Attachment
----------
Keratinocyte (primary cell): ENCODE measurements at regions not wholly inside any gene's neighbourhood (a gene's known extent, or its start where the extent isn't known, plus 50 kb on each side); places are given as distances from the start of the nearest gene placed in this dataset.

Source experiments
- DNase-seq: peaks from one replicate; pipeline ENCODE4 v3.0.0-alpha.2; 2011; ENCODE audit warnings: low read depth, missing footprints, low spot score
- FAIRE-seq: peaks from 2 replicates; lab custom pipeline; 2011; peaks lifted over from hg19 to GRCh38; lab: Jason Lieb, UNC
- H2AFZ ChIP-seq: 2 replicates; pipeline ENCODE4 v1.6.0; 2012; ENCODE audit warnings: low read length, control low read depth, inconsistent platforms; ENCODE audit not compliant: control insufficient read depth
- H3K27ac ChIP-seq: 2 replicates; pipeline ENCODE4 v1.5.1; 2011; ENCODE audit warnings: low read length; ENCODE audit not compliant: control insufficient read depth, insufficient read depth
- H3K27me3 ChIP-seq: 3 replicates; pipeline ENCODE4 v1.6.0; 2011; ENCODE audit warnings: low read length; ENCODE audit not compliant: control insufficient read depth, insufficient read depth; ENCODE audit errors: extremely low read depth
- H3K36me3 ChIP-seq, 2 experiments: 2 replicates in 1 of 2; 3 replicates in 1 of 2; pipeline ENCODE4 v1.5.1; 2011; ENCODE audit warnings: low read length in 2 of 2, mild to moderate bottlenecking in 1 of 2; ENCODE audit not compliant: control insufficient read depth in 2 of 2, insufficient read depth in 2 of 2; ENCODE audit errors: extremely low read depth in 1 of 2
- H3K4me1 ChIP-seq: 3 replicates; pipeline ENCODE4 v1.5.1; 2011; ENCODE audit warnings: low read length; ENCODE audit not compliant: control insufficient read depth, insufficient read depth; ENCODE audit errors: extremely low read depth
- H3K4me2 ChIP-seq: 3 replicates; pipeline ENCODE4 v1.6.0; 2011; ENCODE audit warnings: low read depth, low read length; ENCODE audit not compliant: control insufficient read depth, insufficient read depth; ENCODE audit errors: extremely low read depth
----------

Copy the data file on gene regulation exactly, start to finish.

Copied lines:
Keratinocyte (primary cell): ENCODE measurements at regions not wholly inside any gene's neighbourhood (a gene's known extent, or its start where the extent isn't known, plus 50 kb on each side); places are given as distances from the start of the nearest gene placed in this dataset.

Source experiments
- DNase-seq: peaks from one replicate; pipeline ENCODE4 v3.0.0-alpha.2; 2011; ENCODE audit warnings: low read depth, missing footprints, low spot score
- FAIRE-seq: peaks from 2 replicates; lab custom pipeline; 2011; peaks lifted over from hg19 to GRCh38; lab: Jason Lieb, UNC
- H2AFZ ChIP-seq: 2 replicates; pipeline ENCODE4 v1.6.0; 2012; ENCODE audit warnings: low read length, control low read depth, inconsistent platforms; ENCODE audit not compliant: control insufficient read depth
- H3K27ac ChIP-seq: 2 replicates; pipeline ENCODE4 v1.5.1; 2011; ENCODE audit warnings: low read length; ENCODE audit not compliant: control insufficient read depth, insufficient read depth
- H3K27me3 ChIP-seq: 3 replicates; pipeline ENCODE4 v1.6.0; 2011; ENCODE audit warnings: low read length; ENCODE audit not compliant: control insufficient read depth, insufficient read depth; ENCODE audit errors: extremely low read depth
- H3K36me3 ChIP-seq, 2 experiments: 2 replicates in 1 of 2; 3 replicates in 1 of 2; pipeline ENCODE4 v1.5.1; 2011; ENCODE audit warnings: low read length in 2 of 2, mild to moderate bottlenecking in 1 of 2; ENCODE audit not compliant: control insufficient read depth in 2 of 2, insufficient read depth in 2 of 2; ENCODE audit errors: extremely low read depth in 1 of 2
- H3K4me1 ChIP-seq: 3 replicates; pipeline ENCODE4 v1.5.1; 2011; ENCODE audit warnings: low read length; ENCODE audit not compliant: control insufficient read depth, insufficient read depth; ENCODE audit errors: extremely low read depth
- H3K4me2 ChIP-seq: 3 replicates; pipeline ENCODE4 v1.6.0; 2011; ENCODE audit warnings: low read depth, low read length; ENCODE audit not compliant: control insufficient read depth, insufficient read depth; ENCODE audit errors: extremely low read depth